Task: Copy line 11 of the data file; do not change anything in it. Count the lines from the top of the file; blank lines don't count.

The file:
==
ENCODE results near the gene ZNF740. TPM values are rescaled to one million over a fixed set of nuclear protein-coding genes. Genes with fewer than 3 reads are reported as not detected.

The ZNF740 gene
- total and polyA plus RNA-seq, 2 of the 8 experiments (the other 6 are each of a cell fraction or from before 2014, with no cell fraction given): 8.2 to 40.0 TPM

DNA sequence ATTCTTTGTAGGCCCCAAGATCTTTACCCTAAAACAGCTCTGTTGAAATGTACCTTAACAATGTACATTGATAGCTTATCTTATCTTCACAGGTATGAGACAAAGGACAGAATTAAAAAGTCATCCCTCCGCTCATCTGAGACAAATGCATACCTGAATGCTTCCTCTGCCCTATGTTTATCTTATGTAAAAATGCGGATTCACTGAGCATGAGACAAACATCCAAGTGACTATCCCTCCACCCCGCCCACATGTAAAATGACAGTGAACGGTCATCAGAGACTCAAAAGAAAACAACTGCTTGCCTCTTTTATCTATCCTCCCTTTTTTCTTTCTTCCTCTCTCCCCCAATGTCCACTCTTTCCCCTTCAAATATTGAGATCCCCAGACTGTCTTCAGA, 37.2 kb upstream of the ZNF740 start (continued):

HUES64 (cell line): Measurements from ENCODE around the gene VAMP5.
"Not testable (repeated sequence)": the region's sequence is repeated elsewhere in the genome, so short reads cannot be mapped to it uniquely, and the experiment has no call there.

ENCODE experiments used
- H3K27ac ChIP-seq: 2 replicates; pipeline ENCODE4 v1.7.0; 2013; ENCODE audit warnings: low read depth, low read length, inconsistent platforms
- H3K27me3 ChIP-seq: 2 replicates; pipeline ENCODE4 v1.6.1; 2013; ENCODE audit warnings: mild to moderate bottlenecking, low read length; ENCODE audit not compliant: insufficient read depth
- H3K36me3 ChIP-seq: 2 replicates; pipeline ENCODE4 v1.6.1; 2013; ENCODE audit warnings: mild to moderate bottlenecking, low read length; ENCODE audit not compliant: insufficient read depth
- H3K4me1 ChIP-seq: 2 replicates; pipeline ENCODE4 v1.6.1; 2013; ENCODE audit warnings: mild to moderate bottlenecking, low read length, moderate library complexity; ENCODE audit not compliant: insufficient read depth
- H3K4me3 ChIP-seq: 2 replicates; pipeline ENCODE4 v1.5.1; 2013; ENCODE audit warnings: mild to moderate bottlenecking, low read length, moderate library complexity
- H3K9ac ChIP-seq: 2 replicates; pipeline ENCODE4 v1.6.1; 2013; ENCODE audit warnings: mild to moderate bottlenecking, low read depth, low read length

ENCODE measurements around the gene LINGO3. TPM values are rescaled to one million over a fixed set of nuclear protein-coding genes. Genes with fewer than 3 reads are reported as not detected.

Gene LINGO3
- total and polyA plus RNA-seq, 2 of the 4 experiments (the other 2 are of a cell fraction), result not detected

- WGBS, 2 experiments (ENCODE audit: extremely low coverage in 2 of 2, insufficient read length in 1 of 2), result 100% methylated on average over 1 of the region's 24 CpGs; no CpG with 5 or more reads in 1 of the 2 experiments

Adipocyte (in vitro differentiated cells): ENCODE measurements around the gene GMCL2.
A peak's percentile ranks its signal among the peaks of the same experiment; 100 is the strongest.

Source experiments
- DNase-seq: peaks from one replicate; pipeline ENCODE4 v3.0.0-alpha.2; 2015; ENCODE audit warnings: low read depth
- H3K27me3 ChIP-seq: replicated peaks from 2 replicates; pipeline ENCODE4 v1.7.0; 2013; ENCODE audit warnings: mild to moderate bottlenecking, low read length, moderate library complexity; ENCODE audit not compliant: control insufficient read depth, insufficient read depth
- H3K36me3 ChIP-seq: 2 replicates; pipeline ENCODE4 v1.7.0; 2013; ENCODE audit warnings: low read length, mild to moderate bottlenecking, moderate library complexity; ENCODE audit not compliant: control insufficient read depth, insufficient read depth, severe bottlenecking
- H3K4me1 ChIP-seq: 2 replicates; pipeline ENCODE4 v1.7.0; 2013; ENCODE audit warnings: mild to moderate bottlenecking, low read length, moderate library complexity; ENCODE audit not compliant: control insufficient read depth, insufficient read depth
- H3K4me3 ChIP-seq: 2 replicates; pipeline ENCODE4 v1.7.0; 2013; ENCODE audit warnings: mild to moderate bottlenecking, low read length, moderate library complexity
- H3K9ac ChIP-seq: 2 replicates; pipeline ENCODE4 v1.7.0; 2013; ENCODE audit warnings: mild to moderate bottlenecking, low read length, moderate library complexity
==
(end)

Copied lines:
- H3K4me1 ChIP-seq: 2 replicates; pipeline ENCODE4 v1.6.1; 2013; ENCODE audit warnings: mild to moderate bottlenecking, low read length, moderate library complexity; ENCODE audit not compliant: insufficient read depth